Everyone knows that professional football players are in peak physical condition; however, people fail to realize how complex training for football can be. Unlike most other sports, football requires the players to be at their max size, strength, and weight; and on top of that the workouts and strengths needed vary by position. Lineman, for example, need a lot of body weight and bulk as well as power. Wide receivers and cornerbacks on the other hand need maximum strength, speed, and agility while minimizing their bulk. To make it to the NFL a player must be in top physical condition. Some of the fittest athletes currently in the NFL include Reggie Bush, Julius Peppers, and Cam Newton; and some of the fittest people to ever play in the NFL include Steve Young, Jim Brown, and Lawrence Taylor. However, there are a few that stand out from the rest:
Adrian Peterson: The Minnesota Vikings running back has been tearing up the football field for years earning basically every award possible, including Pro Bowl starter, NFL MVP, and Offensive Player of the Year. All 6’1 217 pounds of Peterson is an absolute beast. In order to keep himself in such great shape, Peterson spends a lot of his time in the gym and eats mostly baked foods like fish, chicken, and potatoes. These baked foods keep Peterson powerful but lean, making it easy for him to keep his impressive 4.4 second time in the 40 yard dash. Even through all of his controversy this year, he’s not let any of that stop him from keeping the beast within alive.
Calvin Johnson: At 6’5, 236 pounds, Johnson is a freak of nature. Johnson’s build is a large part of his record-setting performances—he is rewriting the NFL Receiving record book one amazing catch at a time. However, Johnson’s spectacular twisting, diving catches do not just come out of nowhere: Johnson does 30 second weighted, one-handed planks while pulling at a resistance bar with the other hand with extra weigh on his hips. Yes, you read that right. Johnson works hard in the weight room for every yard he has ever earned on the field.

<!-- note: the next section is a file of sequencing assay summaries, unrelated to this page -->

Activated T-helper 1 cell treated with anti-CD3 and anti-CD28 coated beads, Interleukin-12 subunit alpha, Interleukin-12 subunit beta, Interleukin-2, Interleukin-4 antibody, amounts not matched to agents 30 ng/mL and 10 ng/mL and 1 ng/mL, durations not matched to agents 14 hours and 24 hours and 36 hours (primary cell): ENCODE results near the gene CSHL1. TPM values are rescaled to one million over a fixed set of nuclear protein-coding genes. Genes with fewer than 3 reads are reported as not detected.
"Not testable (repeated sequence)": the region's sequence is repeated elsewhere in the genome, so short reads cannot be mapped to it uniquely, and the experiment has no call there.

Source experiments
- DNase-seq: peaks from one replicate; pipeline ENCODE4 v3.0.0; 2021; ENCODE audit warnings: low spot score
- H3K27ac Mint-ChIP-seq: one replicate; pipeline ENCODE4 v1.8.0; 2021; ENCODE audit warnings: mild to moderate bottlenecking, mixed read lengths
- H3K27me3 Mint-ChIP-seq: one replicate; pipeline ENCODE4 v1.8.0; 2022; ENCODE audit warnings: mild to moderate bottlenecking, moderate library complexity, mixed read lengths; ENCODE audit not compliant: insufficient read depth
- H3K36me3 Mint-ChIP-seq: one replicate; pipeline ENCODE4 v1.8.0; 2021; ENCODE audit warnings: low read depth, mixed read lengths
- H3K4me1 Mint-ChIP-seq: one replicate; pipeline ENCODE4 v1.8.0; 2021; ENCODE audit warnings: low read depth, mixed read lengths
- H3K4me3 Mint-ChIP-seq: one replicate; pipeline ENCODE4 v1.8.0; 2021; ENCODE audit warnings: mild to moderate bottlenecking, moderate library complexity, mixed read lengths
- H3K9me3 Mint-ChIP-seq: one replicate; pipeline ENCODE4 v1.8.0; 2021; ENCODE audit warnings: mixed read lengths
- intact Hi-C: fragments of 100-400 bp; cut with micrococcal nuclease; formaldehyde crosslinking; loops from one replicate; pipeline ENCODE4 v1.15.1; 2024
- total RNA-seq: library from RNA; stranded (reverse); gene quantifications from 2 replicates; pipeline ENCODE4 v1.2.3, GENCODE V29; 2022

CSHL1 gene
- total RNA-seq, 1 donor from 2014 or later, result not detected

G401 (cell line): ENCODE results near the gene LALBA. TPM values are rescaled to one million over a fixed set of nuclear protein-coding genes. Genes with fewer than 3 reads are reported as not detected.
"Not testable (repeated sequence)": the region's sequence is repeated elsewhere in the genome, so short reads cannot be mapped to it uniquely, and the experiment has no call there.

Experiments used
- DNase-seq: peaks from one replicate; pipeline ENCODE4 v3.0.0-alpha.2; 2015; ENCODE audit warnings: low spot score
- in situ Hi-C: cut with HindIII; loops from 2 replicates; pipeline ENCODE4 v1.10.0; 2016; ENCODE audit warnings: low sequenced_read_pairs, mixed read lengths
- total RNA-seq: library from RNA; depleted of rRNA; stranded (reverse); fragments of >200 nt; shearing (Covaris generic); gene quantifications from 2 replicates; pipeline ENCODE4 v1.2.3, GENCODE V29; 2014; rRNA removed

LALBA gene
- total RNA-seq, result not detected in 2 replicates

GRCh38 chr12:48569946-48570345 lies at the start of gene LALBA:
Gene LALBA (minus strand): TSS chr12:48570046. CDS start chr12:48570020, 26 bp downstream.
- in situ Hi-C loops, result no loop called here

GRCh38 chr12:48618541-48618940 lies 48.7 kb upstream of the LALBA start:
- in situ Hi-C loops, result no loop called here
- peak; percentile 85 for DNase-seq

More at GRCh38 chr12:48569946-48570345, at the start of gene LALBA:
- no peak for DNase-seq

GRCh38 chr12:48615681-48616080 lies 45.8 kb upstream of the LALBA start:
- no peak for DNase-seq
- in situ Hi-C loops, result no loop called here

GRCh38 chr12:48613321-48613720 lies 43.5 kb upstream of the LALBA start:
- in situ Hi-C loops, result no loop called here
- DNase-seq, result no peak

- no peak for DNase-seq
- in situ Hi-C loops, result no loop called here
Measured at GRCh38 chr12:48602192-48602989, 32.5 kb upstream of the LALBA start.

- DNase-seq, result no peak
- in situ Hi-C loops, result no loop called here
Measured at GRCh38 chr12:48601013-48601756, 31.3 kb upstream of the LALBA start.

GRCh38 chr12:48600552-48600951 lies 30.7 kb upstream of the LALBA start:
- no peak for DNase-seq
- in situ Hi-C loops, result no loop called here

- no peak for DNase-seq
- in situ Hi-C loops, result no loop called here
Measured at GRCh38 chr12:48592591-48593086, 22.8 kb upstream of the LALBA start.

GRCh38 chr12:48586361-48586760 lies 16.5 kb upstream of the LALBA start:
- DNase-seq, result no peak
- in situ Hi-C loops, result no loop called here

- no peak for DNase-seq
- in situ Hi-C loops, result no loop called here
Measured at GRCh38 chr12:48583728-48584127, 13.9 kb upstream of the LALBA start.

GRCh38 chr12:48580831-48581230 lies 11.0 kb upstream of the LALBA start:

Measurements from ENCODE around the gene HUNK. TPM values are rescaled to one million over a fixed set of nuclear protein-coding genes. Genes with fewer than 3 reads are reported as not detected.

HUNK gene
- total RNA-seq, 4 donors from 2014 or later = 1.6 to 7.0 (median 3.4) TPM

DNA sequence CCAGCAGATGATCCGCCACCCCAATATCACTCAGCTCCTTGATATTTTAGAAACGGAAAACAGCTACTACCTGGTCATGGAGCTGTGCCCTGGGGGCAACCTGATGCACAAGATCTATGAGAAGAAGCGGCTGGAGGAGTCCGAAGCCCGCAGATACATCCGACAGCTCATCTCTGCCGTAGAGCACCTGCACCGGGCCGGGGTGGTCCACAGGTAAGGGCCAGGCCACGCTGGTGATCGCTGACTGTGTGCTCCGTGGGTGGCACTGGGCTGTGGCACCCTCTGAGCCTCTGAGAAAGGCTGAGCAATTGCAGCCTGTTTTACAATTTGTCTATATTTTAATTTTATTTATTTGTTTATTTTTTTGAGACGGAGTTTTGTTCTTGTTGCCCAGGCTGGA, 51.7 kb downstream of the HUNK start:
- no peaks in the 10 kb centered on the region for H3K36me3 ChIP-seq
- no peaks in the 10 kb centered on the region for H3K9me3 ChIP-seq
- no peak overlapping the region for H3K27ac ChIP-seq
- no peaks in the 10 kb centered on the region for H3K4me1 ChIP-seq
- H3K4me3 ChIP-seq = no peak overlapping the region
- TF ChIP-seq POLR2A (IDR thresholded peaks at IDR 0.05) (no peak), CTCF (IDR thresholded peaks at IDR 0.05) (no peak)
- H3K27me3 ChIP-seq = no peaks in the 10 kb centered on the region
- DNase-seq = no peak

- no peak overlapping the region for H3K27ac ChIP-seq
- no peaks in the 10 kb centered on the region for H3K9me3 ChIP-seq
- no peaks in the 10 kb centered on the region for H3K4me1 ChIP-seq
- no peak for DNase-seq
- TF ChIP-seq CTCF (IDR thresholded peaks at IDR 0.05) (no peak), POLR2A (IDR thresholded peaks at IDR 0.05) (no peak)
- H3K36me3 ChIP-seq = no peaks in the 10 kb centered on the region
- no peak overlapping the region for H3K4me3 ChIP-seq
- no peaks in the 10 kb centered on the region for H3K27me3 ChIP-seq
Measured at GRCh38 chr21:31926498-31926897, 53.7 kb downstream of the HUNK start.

Herschel Walker: After 13 years of fighting to touchdowns, everyone assumed Walker would take a break and rest his body when he retired at the age of 35. Walker had a different plan, however: he immediately began training for mixed martial arts, an equally physically demanding sport. Walker has since retired from fighting, but up until age 50 his daily regimen consisted of 3,500 sit ups; 1,500 push ups; and an 8-mile run. He even considered returning to football—at age 50.
Rob Gronkowski: Gronk may have struggled through a tough, injury-plagued 2013 season—one in which his quarterback, Tom Brady, had an exceedingly difficult time finding reliable passing options in his absence. But that didn’t stop the monster big kid from coming on strong this year and making his plays count at Super Bowl XLIX. At 6’6”, 225 pounds, he’s a truly imposing figure able to smash through huge NFL defenders with ease (well, as much as that’s possible).
Marshawn Lynch: One of the best freight train-like backs in the NFL, Lynch is, of course, most famous for the insanity of the “Beast Quake” touchdown run he pulled off during Seattle’s upset victory over the Saints during the 2010 playoffs. But, in the years since, he’s contributed much more to the Seahawks’ resurgence by being one of the most consistently prolific rushers in a league becoming more pass-oriented each year. “Beast Mode” runs a 4.46 40-yard dash and thrives in the weight room, as you might imagine, benching 355 pounds and squatting 485. It’s no wonder this Skittle-popping tank of a man has easily cleared the major rushing benchmarks in each of his past three seasons (1,000-plus yards/10-plus TDs), while being an immovable pass blocker and short-range receiver.